Independent from what market you trade in, whether it is the Forex, futures or stock market, you will face absorption of minor market participants by major market participants every day. Today we will show you how this absorption looks like on a simple example of a Bid x Ask Volume Profile Footprint chart of the ATAS platform.
In this article:
- What is absorption?
- Absorption through the example of an E-mini S&P 500 futures.
What is absorption?
Absorption is a scenario which shows unproportionally high trading volumes near the bar’s high or low in absence or insignificant movement of the price behind that level.
An ideal variant is the appearance of this pattern of higher, than usually, volumes at the support and resistance levels.
Absorption of sells occurs when the aggressive market sells bump into the passive limit buys, which absorb the supply of the selling side.
Absorption of buys occurs when the aggressive market buys bump into the passive limit sells, which absorb the demand of the buying side.
The roles of passive buyers or passive sellers are usually played by major professional traders or institutional players, which possess significant financial resources. It allows them to post big limit orders in the market at those price levels, which present interest to them or which they intend to protect. Figuratively speaking, they ‘sit’ on these price levels and absorb demand or supply, created by market orders of aggressive, and often less professional, market participants.
Absorption through the example of an e-mini s&p 500 futures
If aggressive buyers or sellers fail to overcome the price level, at which their absorption took place, then the market bounces from the absorption area due to the fact that ‘aggressors’ are in a hurry to close their loss-making positions. Let’s consider two simple examples.
You can see in the above E-mini S&P 500 (ticker: ES) futures Footprint chart how the price quickly fell down to the lower boundary of the flat, after which the volume increased in the lower part of the trading range of the falling candle. It is easy to distinguish this candle from others since it has the shape of the letter ‘b’. Apart from that, note that the Footprint cells in the lower third of this candle are coloured dark red, which tells us about domination of aggressive market sells in this price range.
However, accumulation of the volume in the lower third of the candle and especially in its lower shadow testifies to the fact that although aggressive sellers started the downward price movement, the limit orders of a major passive buyer met them at the lower boundary of the flat, in the result of which absorption of all aggressive sells took place.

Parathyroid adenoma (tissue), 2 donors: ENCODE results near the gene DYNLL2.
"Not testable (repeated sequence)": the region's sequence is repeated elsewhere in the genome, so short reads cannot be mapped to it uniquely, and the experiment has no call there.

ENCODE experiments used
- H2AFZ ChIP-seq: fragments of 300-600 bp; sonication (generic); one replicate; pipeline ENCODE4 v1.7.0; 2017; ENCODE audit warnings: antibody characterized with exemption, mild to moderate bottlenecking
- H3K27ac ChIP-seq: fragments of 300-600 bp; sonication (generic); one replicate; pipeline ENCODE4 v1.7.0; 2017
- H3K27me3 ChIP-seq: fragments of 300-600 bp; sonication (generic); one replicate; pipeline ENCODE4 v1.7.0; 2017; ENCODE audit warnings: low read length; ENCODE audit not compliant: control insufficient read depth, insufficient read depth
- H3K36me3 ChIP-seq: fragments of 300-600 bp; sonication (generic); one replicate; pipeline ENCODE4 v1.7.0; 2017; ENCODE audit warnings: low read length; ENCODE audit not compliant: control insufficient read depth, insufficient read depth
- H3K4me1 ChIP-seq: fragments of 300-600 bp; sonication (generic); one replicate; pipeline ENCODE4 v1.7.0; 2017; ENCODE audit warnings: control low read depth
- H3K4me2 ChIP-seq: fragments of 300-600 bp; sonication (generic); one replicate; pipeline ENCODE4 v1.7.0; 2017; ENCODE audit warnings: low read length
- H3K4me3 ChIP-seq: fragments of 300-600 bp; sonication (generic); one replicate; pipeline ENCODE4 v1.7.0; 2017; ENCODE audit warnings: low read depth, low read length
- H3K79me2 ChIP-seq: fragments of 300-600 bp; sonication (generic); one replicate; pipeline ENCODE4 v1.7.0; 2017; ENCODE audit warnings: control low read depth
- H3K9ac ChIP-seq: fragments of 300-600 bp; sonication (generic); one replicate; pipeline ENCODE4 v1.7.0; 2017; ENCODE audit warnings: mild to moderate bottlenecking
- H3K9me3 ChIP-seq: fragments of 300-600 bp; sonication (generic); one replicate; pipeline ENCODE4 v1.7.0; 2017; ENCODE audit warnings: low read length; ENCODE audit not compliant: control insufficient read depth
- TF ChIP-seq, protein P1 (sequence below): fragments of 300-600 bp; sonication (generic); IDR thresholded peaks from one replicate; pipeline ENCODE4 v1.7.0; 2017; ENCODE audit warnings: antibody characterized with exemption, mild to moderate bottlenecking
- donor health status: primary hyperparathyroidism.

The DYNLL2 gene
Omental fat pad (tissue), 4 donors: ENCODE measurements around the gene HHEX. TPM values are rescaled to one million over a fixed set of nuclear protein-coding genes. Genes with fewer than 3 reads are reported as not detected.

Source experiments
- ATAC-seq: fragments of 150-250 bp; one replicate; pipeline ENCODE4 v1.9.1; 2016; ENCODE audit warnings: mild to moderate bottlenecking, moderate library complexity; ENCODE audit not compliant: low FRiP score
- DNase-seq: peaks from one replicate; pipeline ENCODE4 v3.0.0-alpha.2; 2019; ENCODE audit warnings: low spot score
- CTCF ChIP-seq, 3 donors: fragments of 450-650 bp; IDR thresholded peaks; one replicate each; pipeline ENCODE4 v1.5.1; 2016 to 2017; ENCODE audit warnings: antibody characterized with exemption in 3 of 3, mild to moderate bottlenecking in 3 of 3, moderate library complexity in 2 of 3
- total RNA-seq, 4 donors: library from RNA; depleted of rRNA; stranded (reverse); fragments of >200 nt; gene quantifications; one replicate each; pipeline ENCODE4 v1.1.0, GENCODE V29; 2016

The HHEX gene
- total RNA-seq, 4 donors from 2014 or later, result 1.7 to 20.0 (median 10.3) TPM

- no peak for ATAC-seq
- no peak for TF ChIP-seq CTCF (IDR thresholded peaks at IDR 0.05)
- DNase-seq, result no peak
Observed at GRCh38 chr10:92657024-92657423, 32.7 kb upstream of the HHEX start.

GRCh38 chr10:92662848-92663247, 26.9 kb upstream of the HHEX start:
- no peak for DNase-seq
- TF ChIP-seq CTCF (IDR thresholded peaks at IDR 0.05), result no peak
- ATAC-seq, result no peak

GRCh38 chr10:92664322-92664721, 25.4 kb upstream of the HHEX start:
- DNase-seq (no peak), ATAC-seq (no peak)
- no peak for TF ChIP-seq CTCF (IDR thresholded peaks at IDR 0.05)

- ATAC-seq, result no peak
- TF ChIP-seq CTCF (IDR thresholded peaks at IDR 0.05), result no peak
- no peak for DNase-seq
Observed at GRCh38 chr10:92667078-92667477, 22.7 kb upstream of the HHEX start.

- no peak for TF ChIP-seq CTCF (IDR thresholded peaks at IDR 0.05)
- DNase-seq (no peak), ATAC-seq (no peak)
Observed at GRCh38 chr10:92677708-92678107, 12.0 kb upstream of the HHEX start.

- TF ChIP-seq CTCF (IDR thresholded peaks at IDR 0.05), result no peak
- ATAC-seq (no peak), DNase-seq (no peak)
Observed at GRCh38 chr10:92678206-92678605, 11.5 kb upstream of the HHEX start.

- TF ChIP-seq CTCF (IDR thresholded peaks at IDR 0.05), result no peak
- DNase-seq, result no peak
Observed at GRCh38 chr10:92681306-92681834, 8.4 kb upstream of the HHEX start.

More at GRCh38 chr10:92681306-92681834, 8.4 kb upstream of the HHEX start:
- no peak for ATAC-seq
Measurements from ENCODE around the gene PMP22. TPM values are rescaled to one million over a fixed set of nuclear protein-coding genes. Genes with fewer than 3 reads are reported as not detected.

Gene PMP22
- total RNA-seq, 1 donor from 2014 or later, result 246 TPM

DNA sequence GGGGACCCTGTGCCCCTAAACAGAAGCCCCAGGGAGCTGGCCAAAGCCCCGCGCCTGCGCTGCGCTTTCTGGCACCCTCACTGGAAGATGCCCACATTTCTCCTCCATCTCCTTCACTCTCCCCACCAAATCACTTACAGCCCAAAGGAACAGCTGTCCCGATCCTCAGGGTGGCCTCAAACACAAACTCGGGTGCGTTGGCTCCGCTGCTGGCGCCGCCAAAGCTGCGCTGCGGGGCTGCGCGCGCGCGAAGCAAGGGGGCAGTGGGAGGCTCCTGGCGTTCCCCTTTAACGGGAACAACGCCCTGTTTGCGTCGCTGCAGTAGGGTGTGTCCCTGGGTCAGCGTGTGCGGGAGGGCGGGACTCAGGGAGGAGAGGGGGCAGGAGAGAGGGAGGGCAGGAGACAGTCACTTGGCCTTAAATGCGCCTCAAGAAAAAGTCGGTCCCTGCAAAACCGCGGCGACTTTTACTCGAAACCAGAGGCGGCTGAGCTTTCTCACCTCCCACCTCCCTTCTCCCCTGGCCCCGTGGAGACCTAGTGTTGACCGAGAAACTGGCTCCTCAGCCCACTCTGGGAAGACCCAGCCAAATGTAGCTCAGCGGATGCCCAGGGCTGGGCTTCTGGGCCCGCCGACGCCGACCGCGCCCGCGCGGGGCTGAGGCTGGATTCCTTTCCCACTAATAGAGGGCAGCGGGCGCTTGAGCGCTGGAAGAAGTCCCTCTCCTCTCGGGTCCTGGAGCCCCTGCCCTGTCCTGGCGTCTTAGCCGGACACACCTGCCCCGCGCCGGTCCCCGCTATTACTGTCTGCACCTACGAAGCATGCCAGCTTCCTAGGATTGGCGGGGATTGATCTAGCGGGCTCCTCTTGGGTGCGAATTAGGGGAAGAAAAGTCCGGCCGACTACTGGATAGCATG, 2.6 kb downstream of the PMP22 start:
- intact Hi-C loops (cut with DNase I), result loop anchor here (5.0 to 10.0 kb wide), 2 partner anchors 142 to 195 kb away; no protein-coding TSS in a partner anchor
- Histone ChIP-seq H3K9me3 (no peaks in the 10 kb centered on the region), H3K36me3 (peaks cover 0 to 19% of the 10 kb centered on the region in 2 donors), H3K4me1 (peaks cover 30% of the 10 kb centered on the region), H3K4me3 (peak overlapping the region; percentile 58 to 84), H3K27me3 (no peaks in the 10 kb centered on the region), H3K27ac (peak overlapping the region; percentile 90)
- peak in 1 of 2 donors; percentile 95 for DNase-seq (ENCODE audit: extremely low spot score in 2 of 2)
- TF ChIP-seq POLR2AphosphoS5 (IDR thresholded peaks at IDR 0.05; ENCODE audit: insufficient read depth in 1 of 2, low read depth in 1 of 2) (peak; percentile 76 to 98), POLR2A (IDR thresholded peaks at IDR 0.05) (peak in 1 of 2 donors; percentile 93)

You can see an opposite example in the same 5-minute chart. After the price tested the lower boundary of the flat in the first example, it reversed upward in order to test the previous high, where it earlier met limit orders of a major passive seller.
The second example shows that a growing candle, which resembles the shape of the letter ‘p’ and in the upper part of the trading range of which the volume increase took place, was formed at the upper boundary of the flat. This growing candle is also interesting due to the fact that the main volume was formed mostly in its upper shadow. This fact more vividly testifies to availability of limit orders of a major passive seller at the upper boundary of the flat. We do not insist, but, perhaps, it was a result of work of the same major participant who earlier absorbed the supply of aggressive sellers at the lower boundary of the flat in the first example.
Another type of absorption, which could be met quite frequently in the Footprint charts, is volume vs range or, as they often call it, effort vs result. For example, the traditional culmination of buys at the end of the ascending movement often finishes with a huge volume, but also with the inability of the market to move further (a narrow trading range of one or several candles).
The Footprint chart of the trading and analytical ATAS platform provides traders with a possibility to monitor such market situations at a micro-level. It is easiest to find absorption areas with the help of the volume indicators of the Bid x Ask and Bid x Ask Imbalance Footprint charts. Pay more attention to the number values than to the cell colours. For example, while the price fluctuates at the support level, you can observe how the supply of aggressive sellers would emerge at this level. Perhaps, you would even see 2 or even 3 dark red cells with high values of aggressive sells at the Bid price.
This demonstrates availability of demand from passive buyers, who provide liquidity for market orders of aggressive sellers with the aim to absorb them and to activate own limit buy orders.
The main thing you should pay attention to when the absorption pattern appears is whether it manages to stop the price movement or not. If the price stops, one should expect a bounce from the level.
If the price level, at which absorption of the market sells took place, was broken, it is evident that the price would continue its down movement. As one could expect in such a situation, the former support would, most probably, become the resistance. Frequently, after some time, the price comes back again to the earlier broken price level, since passive buyers and aggressive sellers displayed active interest to it earlier.
In this situation the bears start to protect their market territory, which they retook from the bulls, which is accompanied with rather high trading volumes at the Ask price. Thus, passive sellers open their limit sells at the level of the former support due to emerging buys of aggressive buyers. Also, the return of the price to the former support level allows the passive buyers, whose positions turned out to be loss-making when this level was broken, to close their buy positions with minimum losses, opening sell trades.